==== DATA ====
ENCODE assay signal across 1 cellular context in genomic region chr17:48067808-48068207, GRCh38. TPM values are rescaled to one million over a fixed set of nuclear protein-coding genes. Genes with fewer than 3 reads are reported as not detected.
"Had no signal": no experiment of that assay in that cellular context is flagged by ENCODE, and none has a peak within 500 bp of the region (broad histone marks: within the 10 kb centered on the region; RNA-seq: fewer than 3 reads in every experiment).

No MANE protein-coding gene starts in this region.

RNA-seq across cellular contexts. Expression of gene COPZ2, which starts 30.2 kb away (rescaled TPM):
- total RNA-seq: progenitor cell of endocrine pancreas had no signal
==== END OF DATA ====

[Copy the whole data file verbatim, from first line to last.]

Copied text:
ENCODE assay signal across 1 cellular context in genomic region chr17:48067808-48068207, GRCh38. TPM values are rescaled to one million over a fixed set of nuclear protein-coding genes. Genes with fewer than 3 reads are reported as not detected.
"Had no signal": no experiment of that assay in that cellular context is flagged by ENCODE, and none has a peak within 500 bp of the region (broad histone marks: within the 10 kb centered on the region; RNA-seq: fewer than 3 reads in every experiment).

No MANE protein-coding gene starts in this region.

RNA-seq across cellular contexts. Expression of gene COPZ2, which starts 30.2 kb away (rescaled TPM):
- total RNA-seq: progenitor cell of endocrine pancreas had no signal